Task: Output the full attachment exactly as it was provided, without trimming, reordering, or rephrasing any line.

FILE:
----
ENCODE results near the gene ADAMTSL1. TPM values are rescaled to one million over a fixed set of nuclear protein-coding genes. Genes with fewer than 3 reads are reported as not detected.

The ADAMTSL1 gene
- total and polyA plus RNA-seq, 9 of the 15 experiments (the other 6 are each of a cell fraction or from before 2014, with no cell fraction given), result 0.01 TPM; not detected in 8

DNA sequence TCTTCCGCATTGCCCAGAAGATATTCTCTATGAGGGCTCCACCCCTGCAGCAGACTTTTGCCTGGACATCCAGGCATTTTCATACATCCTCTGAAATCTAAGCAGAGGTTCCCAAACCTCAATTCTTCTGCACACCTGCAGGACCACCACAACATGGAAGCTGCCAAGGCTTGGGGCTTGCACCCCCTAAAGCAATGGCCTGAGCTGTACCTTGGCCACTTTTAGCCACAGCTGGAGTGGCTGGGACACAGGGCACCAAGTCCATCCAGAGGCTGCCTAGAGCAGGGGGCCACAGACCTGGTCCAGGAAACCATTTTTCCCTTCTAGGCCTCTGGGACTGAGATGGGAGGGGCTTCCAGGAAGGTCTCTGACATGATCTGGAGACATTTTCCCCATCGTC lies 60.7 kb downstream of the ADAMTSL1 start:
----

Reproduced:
ENCODE results near the gene ADAMTSL1. TPM values are rescaled to one million over a fixed set of nuclear protein-coding genes. Genes with fewer than 3 reads are reported as not detected.

The ADAMTSL1 gene
- total and polyA plus RNA-seq, 9 of the 15 experiments (the other 6 are each of a cell fraction or from before 2014, with no cell fraction given), result 0.01 TPM; not detected in 8

DNA sequence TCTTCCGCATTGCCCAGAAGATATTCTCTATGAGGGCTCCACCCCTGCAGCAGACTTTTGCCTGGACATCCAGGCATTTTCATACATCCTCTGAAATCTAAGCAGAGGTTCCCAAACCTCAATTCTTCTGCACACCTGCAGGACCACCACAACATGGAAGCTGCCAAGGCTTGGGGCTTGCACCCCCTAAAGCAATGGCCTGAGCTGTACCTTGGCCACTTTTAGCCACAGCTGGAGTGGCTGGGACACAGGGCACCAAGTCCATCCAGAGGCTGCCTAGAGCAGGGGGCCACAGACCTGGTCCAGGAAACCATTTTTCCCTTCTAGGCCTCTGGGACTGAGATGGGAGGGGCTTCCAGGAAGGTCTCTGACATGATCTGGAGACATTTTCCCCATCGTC lies 60.7 kb downstream of the ADAMTSL1 start: